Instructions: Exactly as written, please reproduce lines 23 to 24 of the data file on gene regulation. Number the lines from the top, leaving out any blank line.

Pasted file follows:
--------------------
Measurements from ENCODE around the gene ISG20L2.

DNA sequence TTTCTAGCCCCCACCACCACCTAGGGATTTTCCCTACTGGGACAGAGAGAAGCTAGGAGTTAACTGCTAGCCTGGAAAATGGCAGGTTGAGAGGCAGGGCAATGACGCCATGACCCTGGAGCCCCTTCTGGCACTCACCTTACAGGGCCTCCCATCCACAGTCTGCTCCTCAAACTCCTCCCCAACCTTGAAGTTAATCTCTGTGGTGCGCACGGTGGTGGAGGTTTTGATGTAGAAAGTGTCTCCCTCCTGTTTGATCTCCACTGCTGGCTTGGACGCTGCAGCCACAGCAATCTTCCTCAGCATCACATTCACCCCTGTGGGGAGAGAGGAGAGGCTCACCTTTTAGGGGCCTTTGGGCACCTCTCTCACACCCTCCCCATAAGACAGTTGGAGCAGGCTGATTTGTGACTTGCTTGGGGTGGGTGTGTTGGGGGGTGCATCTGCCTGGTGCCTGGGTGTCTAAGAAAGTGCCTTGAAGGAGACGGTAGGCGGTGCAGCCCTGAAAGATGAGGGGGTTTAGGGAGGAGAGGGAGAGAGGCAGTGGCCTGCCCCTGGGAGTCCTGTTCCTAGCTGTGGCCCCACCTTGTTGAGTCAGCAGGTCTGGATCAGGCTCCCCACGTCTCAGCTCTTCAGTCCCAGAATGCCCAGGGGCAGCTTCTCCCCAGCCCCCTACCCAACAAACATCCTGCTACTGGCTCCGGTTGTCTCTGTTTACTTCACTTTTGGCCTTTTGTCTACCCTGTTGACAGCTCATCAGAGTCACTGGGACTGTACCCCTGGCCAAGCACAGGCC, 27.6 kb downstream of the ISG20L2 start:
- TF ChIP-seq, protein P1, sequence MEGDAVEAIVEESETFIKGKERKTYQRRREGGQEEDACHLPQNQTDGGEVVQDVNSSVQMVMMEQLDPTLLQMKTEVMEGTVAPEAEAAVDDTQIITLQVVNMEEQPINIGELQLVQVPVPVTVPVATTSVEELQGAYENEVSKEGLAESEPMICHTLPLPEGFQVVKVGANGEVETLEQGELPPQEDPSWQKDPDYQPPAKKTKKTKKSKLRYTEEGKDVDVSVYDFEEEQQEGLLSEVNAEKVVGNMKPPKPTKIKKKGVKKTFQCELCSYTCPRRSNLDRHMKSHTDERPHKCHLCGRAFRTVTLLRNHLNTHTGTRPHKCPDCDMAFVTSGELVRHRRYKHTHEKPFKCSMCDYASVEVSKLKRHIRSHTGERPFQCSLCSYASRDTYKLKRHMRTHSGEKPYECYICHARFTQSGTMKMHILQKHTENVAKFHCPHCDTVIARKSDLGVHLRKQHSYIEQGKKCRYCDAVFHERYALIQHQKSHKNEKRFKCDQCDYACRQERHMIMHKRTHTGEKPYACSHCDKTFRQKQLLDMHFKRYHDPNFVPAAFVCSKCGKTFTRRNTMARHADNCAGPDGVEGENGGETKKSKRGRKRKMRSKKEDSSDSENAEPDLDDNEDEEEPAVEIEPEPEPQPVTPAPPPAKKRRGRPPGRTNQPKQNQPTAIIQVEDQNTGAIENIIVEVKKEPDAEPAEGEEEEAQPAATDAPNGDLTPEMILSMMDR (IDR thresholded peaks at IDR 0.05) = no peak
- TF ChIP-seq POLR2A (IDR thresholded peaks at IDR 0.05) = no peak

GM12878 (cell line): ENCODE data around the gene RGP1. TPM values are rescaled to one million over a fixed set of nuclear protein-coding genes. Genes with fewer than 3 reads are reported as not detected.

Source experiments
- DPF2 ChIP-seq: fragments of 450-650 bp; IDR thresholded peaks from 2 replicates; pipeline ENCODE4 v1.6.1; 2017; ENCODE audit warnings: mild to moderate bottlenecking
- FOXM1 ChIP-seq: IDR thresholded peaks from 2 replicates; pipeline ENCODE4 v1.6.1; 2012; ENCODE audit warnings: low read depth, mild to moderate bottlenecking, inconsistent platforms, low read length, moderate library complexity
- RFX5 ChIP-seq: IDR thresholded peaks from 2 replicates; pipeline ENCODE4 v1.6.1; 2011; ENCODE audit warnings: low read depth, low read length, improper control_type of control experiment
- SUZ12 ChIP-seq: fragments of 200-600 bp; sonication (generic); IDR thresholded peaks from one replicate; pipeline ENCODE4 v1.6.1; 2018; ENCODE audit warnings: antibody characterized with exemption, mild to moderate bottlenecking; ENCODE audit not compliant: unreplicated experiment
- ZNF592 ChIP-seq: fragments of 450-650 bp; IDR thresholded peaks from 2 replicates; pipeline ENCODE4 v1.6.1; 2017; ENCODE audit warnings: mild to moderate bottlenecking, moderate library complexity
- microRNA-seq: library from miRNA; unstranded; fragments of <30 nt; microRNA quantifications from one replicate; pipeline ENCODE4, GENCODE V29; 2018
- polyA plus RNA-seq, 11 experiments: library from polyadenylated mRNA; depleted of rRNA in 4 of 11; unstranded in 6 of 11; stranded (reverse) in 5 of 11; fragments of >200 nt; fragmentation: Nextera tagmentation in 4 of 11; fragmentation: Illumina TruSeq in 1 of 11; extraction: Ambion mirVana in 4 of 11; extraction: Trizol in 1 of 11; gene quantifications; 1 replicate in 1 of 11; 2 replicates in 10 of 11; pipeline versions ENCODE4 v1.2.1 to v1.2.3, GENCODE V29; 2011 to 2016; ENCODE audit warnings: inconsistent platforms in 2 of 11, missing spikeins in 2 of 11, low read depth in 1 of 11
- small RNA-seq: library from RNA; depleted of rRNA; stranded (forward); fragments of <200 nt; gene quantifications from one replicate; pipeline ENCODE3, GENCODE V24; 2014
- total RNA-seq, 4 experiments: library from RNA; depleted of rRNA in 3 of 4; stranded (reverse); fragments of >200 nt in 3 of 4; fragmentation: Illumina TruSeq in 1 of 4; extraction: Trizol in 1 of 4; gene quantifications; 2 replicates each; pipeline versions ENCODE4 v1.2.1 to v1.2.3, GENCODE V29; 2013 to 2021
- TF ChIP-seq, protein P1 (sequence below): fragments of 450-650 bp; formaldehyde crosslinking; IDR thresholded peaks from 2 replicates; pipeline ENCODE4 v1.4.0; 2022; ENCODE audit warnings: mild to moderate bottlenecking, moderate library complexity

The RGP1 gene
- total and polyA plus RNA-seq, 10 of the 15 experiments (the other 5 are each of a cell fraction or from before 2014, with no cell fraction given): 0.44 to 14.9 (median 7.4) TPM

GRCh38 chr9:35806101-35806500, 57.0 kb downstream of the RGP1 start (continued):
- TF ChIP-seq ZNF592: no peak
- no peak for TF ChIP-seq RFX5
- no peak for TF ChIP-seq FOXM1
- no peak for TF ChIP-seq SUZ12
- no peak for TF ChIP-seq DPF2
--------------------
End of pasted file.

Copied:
- no peak for TF ChIP-seq SUZ12
- no peak for TF ChIP-seq DPF2